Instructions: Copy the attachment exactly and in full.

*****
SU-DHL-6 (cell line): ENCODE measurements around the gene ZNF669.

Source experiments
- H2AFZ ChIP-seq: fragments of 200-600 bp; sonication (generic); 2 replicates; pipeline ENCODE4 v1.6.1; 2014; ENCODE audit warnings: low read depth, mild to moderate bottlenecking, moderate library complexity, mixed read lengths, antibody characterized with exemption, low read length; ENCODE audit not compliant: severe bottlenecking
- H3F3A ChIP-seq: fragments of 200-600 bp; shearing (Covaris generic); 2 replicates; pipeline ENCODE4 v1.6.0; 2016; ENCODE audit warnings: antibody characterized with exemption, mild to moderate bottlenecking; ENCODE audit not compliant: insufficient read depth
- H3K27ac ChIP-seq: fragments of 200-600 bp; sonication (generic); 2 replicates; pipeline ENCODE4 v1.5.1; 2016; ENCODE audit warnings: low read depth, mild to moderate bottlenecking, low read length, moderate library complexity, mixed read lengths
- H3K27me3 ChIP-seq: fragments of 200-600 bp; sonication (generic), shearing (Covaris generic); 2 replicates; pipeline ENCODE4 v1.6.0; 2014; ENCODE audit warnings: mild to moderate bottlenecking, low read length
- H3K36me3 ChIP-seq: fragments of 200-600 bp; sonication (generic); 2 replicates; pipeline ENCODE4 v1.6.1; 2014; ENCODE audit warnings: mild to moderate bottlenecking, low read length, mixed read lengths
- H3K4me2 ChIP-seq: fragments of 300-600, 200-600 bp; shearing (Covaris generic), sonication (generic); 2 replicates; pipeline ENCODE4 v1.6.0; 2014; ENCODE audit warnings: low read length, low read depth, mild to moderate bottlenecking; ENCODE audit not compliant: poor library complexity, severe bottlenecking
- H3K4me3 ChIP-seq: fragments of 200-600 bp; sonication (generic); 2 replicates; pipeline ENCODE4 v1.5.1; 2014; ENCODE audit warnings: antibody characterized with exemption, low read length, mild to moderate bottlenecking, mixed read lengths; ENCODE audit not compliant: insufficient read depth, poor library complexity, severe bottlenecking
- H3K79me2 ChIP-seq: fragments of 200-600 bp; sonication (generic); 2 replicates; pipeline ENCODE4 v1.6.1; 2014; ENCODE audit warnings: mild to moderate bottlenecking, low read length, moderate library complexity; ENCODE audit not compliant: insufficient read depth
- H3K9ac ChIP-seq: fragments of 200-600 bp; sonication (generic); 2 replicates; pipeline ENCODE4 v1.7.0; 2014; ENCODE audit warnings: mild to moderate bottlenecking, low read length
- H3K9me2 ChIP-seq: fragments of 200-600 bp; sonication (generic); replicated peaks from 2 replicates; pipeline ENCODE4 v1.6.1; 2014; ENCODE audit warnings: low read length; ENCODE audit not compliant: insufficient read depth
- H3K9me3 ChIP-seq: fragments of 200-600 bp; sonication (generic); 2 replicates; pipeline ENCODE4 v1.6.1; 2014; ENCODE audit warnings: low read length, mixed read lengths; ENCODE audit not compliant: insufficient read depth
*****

SU-DHL-6 (cell line): ENCODE measurements around the gene ZNF669.

Source experiments
- H2AFZ ChIP-seq: fragments of 200-600 bp; sonication (generic); 2 replicates; pipeline ENCODE4 v1.6.1; 2014; ENCODE audit warnings: low read depth, mild to moderate bottlenecking, moderate library complexity, mixed read lengths, antibody characterized with exemption, low read length; ENCODE audit not compliant: severe bottlenecking
- H3F3A ChIP-seq: fragments of 200-600 bp; shearing (Covaris generic); 2 replicates; pipeline ENCODE4 v1.6.0; 2016; ENCODE audit warnings: antibody characterized with exemption, mild to moderate bottlenecking; ENCODE audit not compliant: insufficient read depth
- H3K27ac ChIP-seq: fragments of 200-600 bp; sonication (generic); 2 replicates; pipeline ENCODE4 v1.5.1; 2016; ENCODE audit warnings: low read depth, mild to moderate bottlenecking, low read length, moderate library complexity, mixed read lengths
- H3K27me3 ChIP-seq: fragments of 200-600 bp; sonication (generic), shearing (Covaris generic); 2 replicates; pipeline ENCODE4 v1.6.0; 2014; ENCODE audit warnings: mild to moderate bottlenecking, low read length
- H3K36me3 ChIP-seq: fragments of 200-600 bp; sonication (generic); 2 replicates; pipeline ENCODE4 v1.6.1; 2014; ENCODE audit warnings: mild to moderate bottlenecking, low read length, mixed read lengths
- H3K4me2 ChIP-seq: fragments of 300-600, 200-600 bp; shearing (Covaris generic), sonication (generic); 2 replicates; pipeline ENCODE4 v1.6.0; 2014; ENCODE audit warnings: low read length, low read depth, mild to moderate bottlenecking; ENCODE audit not compliant: poor library complexity, severe bottlenecking
- H3K4me3 ChIP-seq: fragments of 200-600 bp; sonication (generic); 2 replicates; pipeline ENCODE4 v1.5.1; 2014; ENCODE audit warnings: antibody characterized with exemption, low read length, mild to moderate bottlenecking, mixed read lengths; ENCODE audit not compliant: insufficient read depth, poor library complexity, severe bottlenecking
- H3K79me2 ChIP-seq: fragments of 200-600 bp; sonication (generic); 2 replicates; pipeline ENCODE4 v1.6.1; 2014; ENCODE audit warnings: mild to moderate bottlenecking, low read length, moderate library complexity; ENCODE audit not compliant: insufficient read depth
- H3K9ac ChIP-seq: fragments of 200-600 bp; sonication (generic); 2 replicates; pipeline ENCODE4 v1.7.0; 2014; ENCODE audit warnings: mild to moderate bottlenecking, low read length
- H3K9me2 ChIP-seq: fragments of 200-600 bp; sonication (generic); replicated peaks from 2 replicates; pipeline ENCODE4 v1.6.1; 2014; ENCODE audit warnings: low read length; ENCODE audit not compliant: insufficient read depth
- H3K9me3 ChIP-seq: fragments of 200-600 bp; sonication (generic); 2 replicates; pipeline ENCODE4 v1.6.1; 2014; ENCODE audit warnings: low read length, mixed read lengths; ENCODE audit not compliant: insufficient read depth